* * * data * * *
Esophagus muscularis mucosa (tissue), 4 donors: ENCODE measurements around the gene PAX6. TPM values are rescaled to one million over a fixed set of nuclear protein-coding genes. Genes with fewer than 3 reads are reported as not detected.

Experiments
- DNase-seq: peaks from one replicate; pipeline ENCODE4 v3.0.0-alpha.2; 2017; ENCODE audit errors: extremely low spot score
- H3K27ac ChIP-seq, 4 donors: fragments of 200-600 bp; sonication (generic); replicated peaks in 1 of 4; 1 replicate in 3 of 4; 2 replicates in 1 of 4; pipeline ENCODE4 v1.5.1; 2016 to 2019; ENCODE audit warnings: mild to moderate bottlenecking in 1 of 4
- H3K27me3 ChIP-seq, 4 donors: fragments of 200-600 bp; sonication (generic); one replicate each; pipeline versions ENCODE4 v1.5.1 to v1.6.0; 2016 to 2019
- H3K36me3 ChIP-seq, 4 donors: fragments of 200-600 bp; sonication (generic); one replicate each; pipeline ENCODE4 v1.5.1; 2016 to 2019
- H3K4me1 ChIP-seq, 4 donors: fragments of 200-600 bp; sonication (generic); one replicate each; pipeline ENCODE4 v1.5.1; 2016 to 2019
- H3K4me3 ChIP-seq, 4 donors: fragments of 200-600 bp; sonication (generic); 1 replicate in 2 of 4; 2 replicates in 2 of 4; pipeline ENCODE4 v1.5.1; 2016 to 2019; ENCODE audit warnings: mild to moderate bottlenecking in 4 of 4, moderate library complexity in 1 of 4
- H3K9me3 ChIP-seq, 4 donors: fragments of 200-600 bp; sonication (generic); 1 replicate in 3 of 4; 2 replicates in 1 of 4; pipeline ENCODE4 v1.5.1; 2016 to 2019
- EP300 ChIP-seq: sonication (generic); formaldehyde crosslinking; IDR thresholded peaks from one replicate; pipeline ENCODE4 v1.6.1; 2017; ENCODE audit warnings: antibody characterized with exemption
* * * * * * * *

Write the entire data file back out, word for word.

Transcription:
Esophagus muscularis mucosa (tissue), 4 donors: ENCODE measurements around the gene PAX6. TPM values are rescaled to one million over a fixed set of nuclear protein-coding genes. Genes with fewer than 3 reads are reported as not detected.

Experiments
- DNase-seq: peaks from one replicate; pipeline ENCODE4 v3.0.0-alpha.2; 2017; ENCODE audit errors: extremely low spot score
- H3K27ac ChIP-seq, 4 donors: fragments of 200-600 bp; sonication (generic); replicated peaks in 1 of 4; 1 replicate in 3 of 4; 2 replicates in 1 of 4; pipeline ENCODE4 v1.5.1; 2016 to 2019; ENCODE audit warnings: mild to moderate bottlenecking in 1 of 4
- H3K27me3 ChIP-seq, 4 donors: fragments of 200-600 bp; sonication (generic); one replicate each; pipeline versions ENCODE4 v1.5.1 to v1.6.0; 2016 to 2019
- H3K36me3 ChIP-seq, 4 donors: fragments of 200-600 bp; sonication (generic); one replicate each; pipeline ENCODE4 v1.5.1; 2016 to 2019
- H3K4me1 ChIP-seq, 4 donors: fragments of 200-600 bp; sonication (generic); one replicate each; pipeline ENCODE4 v1.5.1; 2016 to 2019
- H3K4me3 ChIP-seq, 4 donors: fragments of 200-600 bp; sonication (generic); 1 replicate in 2 of 4; 2 replicates in 2 of 4; pipeline ENCODE4 v1.5.1; 2016 to 2019; ENCODE audit warnings: mild to moderate bottlenecking in 4 of 4, moderate library complexity in 1 of 4
- H3K9me3 ChIP-seq, 4 donors: fragments of 200-600 bp; sonication (generic); 1 replicate in 3 of 4; 2 replicates in 1 of 4; pipeline ENCODE4 v1.5.1; 2016 to 2019
- EP300 ChIP-seq: sonication (generic); formaldehyde crosslinking; IDR thresholded peaks from one replicate; pipeline ENCODE4 v1.6.1; 2017; ENCODE audit warnings: antibody characterized with exemption